Over the next couple of weeks, I’ll be reviewing some vatted malts I’m tasting as part of the writing of a bigger post on vatted malts in general. Some of these, like the Compass Box expressions, are official samples sent to me by the bottlers, and some tasted from my collection as well as those of friends’.
The Oak Cross is called that because it uses a pioneering technique fitting toasted barrel ends made from Sessile or Cornish Oak (Quercus Petraea) on ex Bourbon filled barrels for about 40% of the whisky in this vatted malt. The Sessile oak (as opposed to regular French oak, Quercus robur) is finer grained and imparts very spicy aromas and flavors, giving the whisky fascinating layers of gentle spice over the notes typical to Bourbon barrel matured whisky (for more of the sessile oak effect, you can try the Spice Tree malt, reviewed on OQD).
The malts used in this vatted malts come, to the best of my deduction, from Clynelish, Dailuaine and Teaninich distilleries. The reason I had to guess is that the only information given is village names of the malts’ origin. This whisky is everything a vatted malt should be, and perhaps it’s time for an importer to make them available here in Israel.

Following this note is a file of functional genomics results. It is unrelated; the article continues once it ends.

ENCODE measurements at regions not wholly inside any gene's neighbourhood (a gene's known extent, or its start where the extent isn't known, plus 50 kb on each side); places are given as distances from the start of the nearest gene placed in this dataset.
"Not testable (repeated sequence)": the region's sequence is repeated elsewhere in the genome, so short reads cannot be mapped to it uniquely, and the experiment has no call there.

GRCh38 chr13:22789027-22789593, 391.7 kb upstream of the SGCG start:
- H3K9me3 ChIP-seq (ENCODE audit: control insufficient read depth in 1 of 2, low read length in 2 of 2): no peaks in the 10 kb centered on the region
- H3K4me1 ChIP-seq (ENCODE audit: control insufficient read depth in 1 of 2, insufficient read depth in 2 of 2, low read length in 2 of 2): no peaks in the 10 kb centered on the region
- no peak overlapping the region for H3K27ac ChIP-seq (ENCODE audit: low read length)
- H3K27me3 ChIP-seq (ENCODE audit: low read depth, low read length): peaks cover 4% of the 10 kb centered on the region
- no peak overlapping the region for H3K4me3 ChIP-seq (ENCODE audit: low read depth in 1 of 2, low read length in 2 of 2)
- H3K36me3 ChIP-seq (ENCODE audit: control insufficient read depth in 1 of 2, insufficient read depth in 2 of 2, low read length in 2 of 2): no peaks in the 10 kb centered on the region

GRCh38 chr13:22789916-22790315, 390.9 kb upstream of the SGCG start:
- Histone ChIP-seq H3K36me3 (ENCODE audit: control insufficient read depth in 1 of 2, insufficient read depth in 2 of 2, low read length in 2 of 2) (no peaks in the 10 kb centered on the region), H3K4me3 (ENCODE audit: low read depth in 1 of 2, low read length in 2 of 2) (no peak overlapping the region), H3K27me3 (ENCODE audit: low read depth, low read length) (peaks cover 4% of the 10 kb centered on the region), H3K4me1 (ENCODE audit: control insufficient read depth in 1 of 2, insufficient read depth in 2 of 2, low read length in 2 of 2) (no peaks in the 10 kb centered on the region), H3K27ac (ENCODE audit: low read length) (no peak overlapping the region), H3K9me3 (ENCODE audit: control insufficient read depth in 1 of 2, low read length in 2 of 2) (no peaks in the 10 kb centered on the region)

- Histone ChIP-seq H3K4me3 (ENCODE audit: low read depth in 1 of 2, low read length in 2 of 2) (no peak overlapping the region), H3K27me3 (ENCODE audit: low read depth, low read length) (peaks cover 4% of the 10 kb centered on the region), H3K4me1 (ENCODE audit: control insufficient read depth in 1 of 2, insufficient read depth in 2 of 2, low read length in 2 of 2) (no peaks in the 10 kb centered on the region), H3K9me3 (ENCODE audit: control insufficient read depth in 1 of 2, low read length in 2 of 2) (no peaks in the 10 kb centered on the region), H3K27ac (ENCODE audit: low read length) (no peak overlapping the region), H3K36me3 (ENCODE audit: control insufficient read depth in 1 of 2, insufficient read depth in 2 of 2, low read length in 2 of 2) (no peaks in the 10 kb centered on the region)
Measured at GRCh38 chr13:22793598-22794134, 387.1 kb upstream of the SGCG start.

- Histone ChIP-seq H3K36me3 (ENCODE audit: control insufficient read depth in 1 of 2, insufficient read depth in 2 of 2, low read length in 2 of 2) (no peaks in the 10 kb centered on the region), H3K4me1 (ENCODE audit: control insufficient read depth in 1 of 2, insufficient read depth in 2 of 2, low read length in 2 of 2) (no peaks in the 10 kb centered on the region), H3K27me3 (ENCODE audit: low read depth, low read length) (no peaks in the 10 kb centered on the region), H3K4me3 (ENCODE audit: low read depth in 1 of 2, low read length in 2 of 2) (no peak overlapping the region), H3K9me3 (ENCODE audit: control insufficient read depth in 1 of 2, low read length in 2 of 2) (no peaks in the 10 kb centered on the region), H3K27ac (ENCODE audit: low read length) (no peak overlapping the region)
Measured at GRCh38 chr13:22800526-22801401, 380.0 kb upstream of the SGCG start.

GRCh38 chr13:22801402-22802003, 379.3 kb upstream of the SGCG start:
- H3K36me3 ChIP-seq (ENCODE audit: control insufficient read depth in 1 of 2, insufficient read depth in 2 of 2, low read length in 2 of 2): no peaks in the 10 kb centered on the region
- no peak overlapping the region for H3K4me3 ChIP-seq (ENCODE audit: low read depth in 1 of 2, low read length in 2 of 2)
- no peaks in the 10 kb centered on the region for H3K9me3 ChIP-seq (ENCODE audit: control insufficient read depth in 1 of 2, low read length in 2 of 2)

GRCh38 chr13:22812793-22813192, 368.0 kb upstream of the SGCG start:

Compass Box Oak Cross (43% ABV, NCF, NC)
Color: Straw, legs of medium speed.
Nose: Lemon, vanilla, cloves and allspice, powdered sugar and custard combining into a French cream schnitt placed over a platter of dried fruit. While these are the basic notes on the nose, this whisky develops beautifully in the glass. This is a whisky to fill you Glencairn higher than you usually would, and spend an hour with, letting it open up in the glass. Being 43% ABV, I didn’t add water, but am not sure that a drop added in a few times won’t have a magical effect on it.
Palate: Fresh lemon and spices, very chewy full body. The sweet spices come up the sides of the tongue. This is a tart whisky leaving your palate feeling fresh and clean.
Linger: The linger is medium bringing up allspice and clove mixed with the tartness left by a lemon meringue. You’ll feel the tartness on the insides of the cheeks long after the alcohol linger is gone.
This dram delivers to the palate exactly what the nose promises. I like that in most of my whiskys, although every once in a while enjoyable (and also less than enjoyable…) surprises come up. If there’s one thing I’d change, its prolonging the linger a bit longer, but this really is what vatted malts are all about, taking a few good whiskys and blending them to highlight the best of each.
I want to take this opportunity to thank Chris at The Compass Box Whisky Co. for the official sample.